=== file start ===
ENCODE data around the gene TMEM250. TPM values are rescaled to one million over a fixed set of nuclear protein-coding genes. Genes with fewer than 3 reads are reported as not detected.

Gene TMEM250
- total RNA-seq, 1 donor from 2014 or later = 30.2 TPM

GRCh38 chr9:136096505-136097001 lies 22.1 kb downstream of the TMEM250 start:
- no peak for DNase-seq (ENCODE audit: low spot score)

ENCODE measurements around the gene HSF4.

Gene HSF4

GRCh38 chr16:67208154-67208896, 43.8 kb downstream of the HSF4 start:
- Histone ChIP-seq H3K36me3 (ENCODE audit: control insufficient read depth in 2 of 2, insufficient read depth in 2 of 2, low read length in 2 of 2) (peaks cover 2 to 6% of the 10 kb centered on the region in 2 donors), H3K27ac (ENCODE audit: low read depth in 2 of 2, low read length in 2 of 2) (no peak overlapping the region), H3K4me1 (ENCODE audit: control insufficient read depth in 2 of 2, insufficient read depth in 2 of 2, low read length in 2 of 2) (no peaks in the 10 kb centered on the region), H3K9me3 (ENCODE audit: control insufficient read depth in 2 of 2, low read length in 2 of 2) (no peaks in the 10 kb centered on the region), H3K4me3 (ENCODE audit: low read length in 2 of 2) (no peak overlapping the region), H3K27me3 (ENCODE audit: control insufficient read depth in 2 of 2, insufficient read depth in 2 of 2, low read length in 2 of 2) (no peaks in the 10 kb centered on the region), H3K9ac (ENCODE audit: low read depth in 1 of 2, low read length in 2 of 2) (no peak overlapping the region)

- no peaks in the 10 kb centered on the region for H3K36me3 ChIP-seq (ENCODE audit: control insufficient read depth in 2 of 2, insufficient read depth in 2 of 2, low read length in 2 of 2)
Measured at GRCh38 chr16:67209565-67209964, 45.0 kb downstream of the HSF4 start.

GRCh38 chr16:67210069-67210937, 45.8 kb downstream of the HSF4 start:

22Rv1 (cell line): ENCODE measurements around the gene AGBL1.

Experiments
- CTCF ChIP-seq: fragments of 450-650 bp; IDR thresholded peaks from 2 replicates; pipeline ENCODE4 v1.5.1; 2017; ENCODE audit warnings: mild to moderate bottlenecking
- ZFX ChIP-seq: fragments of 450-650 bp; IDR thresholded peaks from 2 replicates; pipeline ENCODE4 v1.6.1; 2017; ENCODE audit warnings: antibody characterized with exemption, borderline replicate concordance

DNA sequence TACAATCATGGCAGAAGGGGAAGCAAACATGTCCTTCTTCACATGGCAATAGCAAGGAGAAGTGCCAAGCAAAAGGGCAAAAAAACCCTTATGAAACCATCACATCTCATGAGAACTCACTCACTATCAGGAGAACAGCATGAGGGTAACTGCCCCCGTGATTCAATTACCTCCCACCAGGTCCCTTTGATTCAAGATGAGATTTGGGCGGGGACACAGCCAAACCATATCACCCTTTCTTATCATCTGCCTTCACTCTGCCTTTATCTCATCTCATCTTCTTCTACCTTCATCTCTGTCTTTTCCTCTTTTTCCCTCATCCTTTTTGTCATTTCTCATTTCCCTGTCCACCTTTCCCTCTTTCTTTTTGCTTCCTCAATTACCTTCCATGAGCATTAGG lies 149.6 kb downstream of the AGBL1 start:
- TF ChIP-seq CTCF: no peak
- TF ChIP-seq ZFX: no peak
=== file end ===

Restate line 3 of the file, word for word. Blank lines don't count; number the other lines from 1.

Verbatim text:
- total RNA-seq, 1 donor from 2014 or later = 30.2 TPM